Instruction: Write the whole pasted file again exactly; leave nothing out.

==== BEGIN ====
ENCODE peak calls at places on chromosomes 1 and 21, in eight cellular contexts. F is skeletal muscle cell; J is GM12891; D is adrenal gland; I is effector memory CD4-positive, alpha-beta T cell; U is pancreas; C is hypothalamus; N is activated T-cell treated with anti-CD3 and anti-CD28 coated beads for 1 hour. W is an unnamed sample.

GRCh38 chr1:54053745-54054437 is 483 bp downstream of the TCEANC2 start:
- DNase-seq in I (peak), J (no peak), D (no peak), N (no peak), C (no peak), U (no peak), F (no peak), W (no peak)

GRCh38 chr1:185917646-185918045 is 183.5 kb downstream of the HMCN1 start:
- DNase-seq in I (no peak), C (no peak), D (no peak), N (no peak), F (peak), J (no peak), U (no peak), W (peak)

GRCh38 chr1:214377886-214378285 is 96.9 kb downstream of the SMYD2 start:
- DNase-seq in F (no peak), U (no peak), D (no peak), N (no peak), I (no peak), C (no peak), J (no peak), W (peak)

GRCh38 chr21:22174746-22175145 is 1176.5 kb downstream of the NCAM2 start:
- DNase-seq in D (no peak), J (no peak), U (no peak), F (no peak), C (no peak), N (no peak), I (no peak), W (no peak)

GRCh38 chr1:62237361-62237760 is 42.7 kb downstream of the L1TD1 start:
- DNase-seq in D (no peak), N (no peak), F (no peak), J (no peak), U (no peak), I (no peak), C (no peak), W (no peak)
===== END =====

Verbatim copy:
ENCODE peak calls at places on chromosomes 1 and 21, in eight cellular contexts. F is skeletal muscle cell; J is GM12891; D is adrenal gland; I is effector memory CD4-positive, alpha-beta T cell; U is pancreas; C is hypothalamus; N is activated T-cell treated with anti-CD3 and anti-CD28 coated beads for 1 hour. W is an unnamed sample.

GRCh38 chr1:54053745-54054437 is 483 bp downstream of the TCEANC2 start:
- DNase-seq in I (peak), J (no peak), D (no peak), N (no peak), C (no peak), U (no peak), F (no peak), W (no peak)

GRCh38 chr1:185917646-185918045 is 183.5 kb downstream of the HMCN1 start:
- DNase-seq in I (no peak), C (no peak), D (no peak), N (no peak), F (peak), J (no peak), U (no peak), W (peak)

GRCh38 chr1:214377886-214378285 is 96.9 kb downstream of the SMYD2 start:
- DNase-seq in F (no peak), U (no peak), D (no peak), N (no peak), I (no peak), C (no peak), J (no peak), W (peak)

GRCh38 chr21:22174746-22175145 is 1176.5 kb downstream of the NCAM2 start:
- DNase-seq in D (no peak), J (no peak), U (no peak), F (no peak), C (no peak), N (no peak), I (no peak), W (no peak)

GRCh38 chr1:62237361-62237760 is 42.7 kb downstream of the L1TD1 start:
- DNase-seq in D (no peak), N (no peak), F (no peak), J (no peak), U (no peak), I (no peak), C (no peak), W (no peak)